Phinus, good-naturedly, let himself be punched as he pulled the blindfold down. "It's Bert! I won!"

From behind him came Franka's sleepy voice. "Well, well, guys. What have you been up to?"

"Just a game," Phinus said, turning around.

She was standing in the kitchen doorway, blinking, in an old shirt of his that reached halfway down her thighs. Their eyes met, and she smiled briefly. "So, did Phinus make mincemeat out of you?" she asked Jem.

"Your turn, Mom! You have to guess which one has the fuddy-duddy bubble, Pepsi or Coke. Shut your eyes."

"Piece of cake." Phinus stood up and planted a kiss on her tousled hair. Then he walked to the fridge and took out eggs, bacon and butter. He put a frying pan on the burner and began cutting oranges in half, whistling under his breath.

"What's a fuddy-duddy bubble?" asked Franka.

"One that isn't sexy!" yelled Jem.

"Very good," said Phinus with satisfaction. The ability to make distinctions, that was what life was all about. He swiftly squeezed the oranges. He turned the last piece of orange rind inside out, then picked up a knife, grinning to himself.

"Not sexy?" said Franka. She had sat down at the table across from Jem. They were bathed in wide bands of dusty sunlight pouring in through the seldom-washed windows. "And what then, according to you, O expert of mine, is sexy? A naked bottom?"

Solemnly, Jem said, "Nah, when their hair goes like this." His hand made a sinuous motion.

"Yes, that is nice."

Phinus hovered behind them wearing his orange-pith teeth, ready to send them into gales of laughter.

Franka asked, "And what do you suppose they'd think was sexy about you?" Then she glanced over her shoulder. "Have you got the hiccups, Phinus? Do you want a sip of Coke?"

It must have been the red Coca-Cola truck that just went by. The slightest provocation is enough, the most innocent sight, the most everyday subject. The world has turned into a minefield: memories are waiting in ambush everywhere, ready to jump out. His hands are clenched around the steering wheel.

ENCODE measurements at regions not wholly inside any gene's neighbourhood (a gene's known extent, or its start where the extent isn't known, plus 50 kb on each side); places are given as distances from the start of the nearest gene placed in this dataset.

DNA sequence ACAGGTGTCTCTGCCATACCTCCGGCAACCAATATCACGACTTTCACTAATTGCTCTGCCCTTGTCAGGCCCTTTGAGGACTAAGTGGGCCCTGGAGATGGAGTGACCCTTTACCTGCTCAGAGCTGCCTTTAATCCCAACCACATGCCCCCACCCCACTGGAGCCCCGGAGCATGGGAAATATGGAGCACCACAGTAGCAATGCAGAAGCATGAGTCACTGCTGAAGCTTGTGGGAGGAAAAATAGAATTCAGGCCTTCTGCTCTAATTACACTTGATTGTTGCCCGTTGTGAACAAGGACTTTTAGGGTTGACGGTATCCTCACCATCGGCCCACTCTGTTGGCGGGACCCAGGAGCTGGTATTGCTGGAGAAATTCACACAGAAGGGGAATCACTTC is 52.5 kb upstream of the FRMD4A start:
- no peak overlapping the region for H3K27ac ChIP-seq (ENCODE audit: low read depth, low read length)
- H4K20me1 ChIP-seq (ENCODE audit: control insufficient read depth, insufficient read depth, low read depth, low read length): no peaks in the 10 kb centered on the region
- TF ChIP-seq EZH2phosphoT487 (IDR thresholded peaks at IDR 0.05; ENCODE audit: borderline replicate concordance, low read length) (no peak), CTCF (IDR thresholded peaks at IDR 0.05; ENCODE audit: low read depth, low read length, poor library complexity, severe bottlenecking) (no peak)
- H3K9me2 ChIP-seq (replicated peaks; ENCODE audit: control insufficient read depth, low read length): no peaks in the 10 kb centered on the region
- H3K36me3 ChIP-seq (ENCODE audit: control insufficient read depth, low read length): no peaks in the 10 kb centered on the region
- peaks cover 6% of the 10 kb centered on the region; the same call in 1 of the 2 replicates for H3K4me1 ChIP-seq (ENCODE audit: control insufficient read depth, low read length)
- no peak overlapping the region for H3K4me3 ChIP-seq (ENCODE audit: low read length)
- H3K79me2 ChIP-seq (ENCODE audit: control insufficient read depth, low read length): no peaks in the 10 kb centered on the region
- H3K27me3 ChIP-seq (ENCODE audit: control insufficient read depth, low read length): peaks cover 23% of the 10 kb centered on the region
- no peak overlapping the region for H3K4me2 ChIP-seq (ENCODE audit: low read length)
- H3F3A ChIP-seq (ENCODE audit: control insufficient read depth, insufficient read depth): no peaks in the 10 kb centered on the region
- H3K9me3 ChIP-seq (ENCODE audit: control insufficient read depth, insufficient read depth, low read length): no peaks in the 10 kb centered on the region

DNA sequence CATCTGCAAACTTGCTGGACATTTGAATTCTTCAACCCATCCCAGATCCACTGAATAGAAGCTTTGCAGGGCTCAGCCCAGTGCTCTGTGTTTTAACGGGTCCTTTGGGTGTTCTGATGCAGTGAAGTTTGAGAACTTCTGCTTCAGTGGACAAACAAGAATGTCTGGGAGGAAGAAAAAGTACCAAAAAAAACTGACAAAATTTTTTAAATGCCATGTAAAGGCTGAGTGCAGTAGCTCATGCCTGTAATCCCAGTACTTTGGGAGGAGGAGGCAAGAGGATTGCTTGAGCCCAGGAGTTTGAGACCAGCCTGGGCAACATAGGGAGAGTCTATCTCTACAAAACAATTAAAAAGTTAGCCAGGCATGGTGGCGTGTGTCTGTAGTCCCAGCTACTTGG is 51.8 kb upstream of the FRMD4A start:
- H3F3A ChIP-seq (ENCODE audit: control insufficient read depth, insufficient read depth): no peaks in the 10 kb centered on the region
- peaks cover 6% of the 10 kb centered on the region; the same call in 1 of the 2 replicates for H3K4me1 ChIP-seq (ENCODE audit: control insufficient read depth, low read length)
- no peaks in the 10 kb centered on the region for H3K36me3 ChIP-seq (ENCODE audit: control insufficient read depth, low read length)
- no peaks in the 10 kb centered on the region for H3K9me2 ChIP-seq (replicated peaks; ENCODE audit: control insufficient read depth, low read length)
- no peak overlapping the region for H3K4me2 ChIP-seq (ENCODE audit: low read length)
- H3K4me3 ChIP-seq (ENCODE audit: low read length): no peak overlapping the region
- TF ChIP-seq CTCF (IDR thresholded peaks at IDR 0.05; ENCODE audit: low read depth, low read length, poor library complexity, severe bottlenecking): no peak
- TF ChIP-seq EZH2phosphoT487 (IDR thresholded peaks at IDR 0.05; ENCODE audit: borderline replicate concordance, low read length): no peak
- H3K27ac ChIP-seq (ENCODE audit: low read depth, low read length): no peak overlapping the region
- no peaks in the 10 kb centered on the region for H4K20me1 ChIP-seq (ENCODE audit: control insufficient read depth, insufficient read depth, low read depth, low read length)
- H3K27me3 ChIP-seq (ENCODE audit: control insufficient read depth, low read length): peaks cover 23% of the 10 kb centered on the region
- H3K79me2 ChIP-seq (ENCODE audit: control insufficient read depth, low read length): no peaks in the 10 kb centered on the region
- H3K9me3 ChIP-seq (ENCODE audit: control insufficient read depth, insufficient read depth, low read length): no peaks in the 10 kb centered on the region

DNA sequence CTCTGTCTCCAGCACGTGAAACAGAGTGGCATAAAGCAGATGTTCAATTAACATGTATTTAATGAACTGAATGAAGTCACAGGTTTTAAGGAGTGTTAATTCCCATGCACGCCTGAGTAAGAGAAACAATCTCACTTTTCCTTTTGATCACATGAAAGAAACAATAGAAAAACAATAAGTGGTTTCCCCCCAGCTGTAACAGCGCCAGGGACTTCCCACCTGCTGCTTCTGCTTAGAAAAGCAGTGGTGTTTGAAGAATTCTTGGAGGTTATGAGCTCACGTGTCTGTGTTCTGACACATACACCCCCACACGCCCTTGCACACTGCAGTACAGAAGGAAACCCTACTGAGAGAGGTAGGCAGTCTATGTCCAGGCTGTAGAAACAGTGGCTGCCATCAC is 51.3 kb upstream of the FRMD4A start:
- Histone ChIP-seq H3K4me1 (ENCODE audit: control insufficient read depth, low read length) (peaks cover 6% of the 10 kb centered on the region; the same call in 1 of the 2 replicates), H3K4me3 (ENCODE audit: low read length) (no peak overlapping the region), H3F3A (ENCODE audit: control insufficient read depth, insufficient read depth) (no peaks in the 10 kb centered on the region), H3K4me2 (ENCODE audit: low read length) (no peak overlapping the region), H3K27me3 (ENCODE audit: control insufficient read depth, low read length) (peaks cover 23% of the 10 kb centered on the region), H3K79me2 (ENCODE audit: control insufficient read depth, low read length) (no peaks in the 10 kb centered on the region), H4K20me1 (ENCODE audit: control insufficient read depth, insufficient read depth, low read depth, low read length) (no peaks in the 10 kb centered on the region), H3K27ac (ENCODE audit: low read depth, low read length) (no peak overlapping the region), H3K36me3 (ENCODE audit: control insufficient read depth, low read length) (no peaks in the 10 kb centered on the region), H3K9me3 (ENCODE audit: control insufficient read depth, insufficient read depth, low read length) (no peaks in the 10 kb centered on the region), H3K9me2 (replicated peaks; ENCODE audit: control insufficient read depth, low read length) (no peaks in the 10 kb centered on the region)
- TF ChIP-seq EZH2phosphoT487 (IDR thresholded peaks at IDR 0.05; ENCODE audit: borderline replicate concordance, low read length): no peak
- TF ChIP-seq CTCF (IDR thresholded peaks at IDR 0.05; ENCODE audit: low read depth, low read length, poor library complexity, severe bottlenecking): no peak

"What a sigh," says Franka, next to him. She touches his knee. "Do you want me to take over?"

"No, not at all." He glances in his rearview mirror. There isn't much traffic.

"Let's make a quick stop at the café on the Afsluitdijk."

He puts his hand on top of hers and gives it a squeeze.

They drive past the sluices. Miles and miles of dike stretch out before them across the sea, the sea that gives and takes, as various ballads remind us. It is Friday afternoon. It's nearly Easter.

It's so windy in the parking lot that they each have to struggle to get their doors open. Phinus takes Franka by the arm as they mount the slippery steps up to the café. Her flimsy raincoat whips around her legs, his hair is standing on end: in the glass door's reflection they look like any other windblown couple.

Inside, every wall-even the wall above the glass case displaying almond cakes, sausage rolls and bottled chocolate milk-is hung with framed black-and-white photos showing whiskered men in oilskins heroically subduing the elements. A NATION THAT'S ALIVE BUILDS ITS OWN FUTURE. They have made a habit of stopping here on weekend trips to the islands of Terschelling or Vlieland, both on the way out and on the way home, here at this tacky coffee shop that's hardly any bigger than a shoe box, to look at these pictures, at the steadfast dredgers and stern builders, men who were able to tell their children, "I have taught the seas to behave, I have connected two distant shores, I have opened up remote provinces and made possible the reclamation of new land. I have created order out of chaos."